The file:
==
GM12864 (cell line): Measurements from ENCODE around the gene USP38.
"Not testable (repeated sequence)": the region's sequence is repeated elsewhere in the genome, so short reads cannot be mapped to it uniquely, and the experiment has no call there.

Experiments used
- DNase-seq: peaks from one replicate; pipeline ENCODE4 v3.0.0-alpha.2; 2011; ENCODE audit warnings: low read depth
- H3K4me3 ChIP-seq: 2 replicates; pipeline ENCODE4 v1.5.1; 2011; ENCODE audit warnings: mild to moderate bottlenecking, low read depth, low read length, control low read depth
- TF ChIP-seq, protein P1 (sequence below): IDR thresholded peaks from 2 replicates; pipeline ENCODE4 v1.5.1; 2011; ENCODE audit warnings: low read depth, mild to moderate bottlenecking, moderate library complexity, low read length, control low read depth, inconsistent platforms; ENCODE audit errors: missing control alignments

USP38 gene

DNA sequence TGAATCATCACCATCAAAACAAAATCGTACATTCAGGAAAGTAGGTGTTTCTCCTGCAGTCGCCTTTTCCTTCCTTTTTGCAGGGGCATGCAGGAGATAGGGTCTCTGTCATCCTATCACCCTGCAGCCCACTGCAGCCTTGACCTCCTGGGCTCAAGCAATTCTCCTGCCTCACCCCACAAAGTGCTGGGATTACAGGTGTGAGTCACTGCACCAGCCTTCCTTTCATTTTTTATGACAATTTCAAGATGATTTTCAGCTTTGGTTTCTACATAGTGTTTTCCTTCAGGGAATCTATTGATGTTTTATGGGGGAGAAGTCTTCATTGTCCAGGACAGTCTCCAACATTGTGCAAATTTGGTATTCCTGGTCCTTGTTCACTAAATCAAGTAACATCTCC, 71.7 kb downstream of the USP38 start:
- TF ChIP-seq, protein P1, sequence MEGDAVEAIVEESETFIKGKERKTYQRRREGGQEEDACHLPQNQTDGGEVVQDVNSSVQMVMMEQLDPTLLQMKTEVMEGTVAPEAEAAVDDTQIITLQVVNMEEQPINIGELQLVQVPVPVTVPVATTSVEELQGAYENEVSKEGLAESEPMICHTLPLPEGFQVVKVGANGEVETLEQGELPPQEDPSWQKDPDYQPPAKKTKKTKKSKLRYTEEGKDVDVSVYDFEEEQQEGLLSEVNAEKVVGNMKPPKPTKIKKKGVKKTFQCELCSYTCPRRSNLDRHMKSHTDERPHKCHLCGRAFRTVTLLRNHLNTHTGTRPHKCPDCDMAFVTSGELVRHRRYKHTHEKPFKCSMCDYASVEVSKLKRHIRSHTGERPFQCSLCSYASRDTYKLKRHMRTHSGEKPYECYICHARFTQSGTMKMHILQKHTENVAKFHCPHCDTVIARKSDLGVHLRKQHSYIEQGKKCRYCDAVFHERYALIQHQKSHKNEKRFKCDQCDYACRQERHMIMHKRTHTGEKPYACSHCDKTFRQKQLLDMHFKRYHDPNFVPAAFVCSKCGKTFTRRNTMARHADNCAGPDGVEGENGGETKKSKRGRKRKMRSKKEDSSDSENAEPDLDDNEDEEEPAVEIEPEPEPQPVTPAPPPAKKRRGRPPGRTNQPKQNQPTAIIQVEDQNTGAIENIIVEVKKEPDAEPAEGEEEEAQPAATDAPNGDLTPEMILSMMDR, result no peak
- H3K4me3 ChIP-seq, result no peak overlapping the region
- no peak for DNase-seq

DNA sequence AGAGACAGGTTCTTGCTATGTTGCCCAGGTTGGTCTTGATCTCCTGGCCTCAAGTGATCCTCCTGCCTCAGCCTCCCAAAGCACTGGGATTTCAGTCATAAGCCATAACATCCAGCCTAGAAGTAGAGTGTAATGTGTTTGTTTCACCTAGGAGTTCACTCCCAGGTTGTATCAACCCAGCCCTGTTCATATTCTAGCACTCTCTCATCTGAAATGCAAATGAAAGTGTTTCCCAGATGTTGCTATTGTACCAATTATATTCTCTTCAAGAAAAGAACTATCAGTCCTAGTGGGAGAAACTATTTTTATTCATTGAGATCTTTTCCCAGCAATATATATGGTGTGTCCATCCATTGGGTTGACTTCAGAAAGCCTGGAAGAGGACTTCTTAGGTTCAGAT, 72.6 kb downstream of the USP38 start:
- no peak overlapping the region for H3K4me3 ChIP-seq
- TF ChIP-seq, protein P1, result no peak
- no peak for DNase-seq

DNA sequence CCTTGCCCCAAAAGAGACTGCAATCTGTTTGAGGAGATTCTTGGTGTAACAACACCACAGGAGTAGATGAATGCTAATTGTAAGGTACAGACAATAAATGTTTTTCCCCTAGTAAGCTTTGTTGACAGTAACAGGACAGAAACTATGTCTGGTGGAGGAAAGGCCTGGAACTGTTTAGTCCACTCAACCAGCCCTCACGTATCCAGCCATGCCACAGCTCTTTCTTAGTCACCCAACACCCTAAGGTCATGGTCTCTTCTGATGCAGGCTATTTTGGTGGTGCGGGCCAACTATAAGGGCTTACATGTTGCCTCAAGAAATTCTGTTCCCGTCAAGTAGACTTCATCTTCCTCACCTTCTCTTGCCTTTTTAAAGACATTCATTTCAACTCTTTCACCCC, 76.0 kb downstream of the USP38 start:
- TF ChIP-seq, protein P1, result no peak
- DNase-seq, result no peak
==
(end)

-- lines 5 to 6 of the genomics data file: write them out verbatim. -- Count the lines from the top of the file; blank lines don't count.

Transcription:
- H3K4me3 ChIP-seq: 2 replicates; pipeline ENCODE4 v1.5.1; 2011; ENCODE audit warnings: mild to moderate bottlenecking, low read depth, low read length, control low read depth
- TF ChIP-seq, protein P1 (sequence below): IDR thresholded peaks from 2 replicates; pipeline ENCODE4 v1.5.1; 2011; ENCODE audit warnings: low read depth, mild to moderate bottlenecking, moderate library complexity, low read length, control low read depth, inconsistent platforms; ENCODE audit errors: missing control alignments